Google Cardboard and the casual Android phone

A while ago I was attending the “Virtual Reality & 360° contentbeleving” event in AB Brussels, main subject: new ways of consuming media content through virtual reality and augmented reality. I applause the AB for having this kind of events, VR is very probable finally going to break through after multiple failures and it’s going to bring new ways in which we consume media. For example 360° video, imagine going to the cinema and be able to see the latest dinosaur film with a full 360° view. You hear crackling leaves at the left of you, you look left and what’s there… just a bird! But now suddenly a dinosaur jumps up in front on your right side so you quickly look right and get scared like hell. Film makers can use these abilities  in their storytelling, even more than they can do now with 3D cinema and surround sound. Every one who has been following the current new hype in VR can certainly name a lot more use cases, and for this it was not a bad idea to attend the AB event because some of the speakers shared their ideas on how they see VR fit into commercial usage aside of the traditional gaming experience.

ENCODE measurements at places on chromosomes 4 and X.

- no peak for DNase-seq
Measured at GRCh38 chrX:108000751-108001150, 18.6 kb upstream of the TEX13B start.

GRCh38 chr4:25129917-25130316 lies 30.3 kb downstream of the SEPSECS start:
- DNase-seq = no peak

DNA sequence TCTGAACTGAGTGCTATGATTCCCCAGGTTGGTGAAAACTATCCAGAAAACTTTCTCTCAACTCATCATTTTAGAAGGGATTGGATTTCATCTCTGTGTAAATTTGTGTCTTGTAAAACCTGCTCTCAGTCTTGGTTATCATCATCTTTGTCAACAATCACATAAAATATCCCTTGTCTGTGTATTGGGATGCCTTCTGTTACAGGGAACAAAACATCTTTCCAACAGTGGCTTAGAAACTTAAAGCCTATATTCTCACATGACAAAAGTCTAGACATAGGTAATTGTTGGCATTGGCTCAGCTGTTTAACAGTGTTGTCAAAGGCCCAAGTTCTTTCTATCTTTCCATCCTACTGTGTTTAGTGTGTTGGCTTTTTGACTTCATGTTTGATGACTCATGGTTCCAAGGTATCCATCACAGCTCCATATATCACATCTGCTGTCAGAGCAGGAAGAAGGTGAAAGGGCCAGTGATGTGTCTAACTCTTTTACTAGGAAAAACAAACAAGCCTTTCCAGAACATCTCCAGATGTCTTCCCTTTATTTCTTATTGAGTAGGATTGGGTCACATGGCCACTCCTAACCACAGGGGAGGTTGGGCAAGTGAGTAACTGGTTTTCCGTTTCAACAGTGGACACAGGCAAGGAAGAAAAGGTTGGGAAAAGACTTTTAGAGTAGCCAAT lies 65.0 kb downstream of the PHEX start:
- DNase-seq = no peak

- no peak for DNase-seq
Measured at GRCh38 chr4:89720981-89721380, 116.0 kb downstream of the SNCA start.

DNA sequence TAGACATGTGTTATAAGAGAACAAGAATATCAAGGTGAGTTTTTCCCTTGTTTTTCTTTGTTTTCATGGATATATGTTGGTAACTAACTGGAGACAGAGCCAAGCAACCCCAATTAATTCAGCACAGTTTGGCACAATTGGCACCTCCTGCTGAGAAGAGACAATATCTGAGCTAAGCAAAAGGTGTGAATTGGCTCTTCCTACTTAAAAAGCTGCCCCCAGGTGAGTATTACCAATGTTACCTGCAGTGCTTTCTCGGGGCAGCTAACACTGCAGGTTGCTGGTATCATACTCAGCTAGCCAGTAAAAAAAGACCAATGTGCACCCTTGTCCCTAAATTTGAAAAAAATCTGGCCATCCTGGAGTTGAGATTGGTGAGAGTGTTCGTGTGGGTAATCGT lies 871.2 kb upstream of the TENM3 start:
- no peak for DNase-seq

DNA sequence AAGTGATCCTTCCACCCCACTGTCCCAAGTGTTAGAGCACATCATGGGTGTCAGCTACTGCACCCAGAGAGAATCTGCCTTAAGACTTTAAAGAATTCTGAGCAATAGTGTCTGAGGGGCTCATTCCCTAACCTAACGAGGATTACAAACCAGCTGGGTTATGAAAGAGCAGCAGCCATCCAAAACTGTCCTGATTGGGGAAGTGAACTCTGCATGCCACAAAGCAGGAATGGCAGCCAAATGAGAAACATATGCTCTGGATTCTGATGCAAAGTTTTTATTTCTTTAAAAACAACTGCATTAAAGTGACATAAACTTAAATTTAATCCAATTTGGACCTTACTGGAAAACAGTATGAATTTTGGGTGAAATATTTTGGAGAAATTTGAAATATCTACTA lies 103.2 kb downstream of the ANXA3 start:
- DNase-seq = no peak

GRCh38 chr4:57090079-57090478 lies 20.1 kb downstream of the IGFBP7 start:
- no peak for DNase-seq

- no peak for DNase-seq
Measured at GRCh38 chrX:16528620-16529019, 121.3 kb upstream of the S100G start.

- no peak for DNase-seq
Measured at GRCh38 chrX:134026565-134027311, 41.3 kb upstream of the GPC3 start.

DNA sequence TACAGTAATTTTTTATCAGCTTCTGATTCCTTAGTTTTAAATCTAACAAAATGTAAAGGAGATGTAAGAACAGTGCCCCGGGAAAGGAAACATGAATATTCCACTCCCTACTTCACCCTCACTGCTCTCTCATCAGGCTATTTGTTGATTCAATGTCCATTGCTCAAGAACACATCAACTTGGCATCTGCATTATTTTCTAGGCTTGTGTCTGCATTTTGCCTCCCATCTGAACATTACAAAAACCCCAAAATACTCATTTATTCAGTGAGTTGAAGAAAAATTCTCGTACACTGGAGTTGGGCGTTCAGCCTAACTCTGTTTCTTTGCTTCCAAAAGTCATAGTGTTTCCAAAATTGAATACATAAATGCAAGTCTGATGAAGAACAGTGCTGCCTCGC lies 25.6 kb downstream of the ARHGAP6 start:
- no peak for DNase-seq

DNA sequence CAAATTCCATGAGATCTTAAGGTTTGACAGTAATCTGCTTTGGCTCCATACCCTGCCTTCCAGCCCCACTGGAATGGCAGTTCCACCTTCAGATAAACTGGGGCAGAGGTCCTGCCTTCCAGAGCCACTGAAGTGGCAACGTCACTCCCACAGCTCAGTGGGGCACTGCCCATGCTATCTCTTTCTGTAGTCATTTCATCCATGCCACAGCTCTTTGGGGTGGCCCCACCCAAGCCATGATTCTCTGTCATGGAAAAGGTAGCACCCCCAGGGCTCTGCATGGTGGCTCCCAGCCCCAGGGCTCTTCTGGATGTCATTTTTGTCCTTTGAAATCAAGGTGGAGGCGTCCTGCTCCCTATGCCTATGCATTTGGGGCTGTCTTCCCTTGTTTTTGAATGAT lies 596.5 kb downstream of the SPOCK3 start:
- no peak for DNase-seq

What was even more interesting is that we could actually test one of the scenario’s/use cases: visiting New York on the back of a small motorcycle with a 360° view. This was my second VR experience, where the first one was using some Oculus Rift def kit, now we were being set in VR using the Samsung Gear VR (Innovators Edition). I have no idea what kind of phone was used inside the Samsung Gear VR (it uses a Samsung smartphone), but what I found partly disturbing is that I noticed rather quickly that I was looking at a screen instead of really having the immersive feeling that VR is promoted with nowadays. There was also the talk about using Google’s Cardboard in combination with any kind of smartphone, and with the costs down to only a few euros there was no real argument to not give it a shot.

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Cardboard us noting more that a folded paper box, some cheap lenses and  tape to hold it all together. All hardware is inside the phone. And while they claim that using the Cardboard is now already available to the masses, it is a far cry from what Oculus Rift and others will be able to provide us. if your phone is not of the newest kind, probable the screen resolution will be so low that your looking at pixels instead of images. Furthermore you’re probable also missing a sensor (or two?) which will make your head mounted display rather useless in ways of experiencing 360° content. Okay, there are Google Cardboard videos on Youtube, but that about the best you can get out of a regular smartphone which is not of the newest breed. All together: I think we’re trying really hard to make it work, but we’re not there yet and I’m really eager to see how the consumer market models are going to work out when they hit the market early 2016. Time will tell!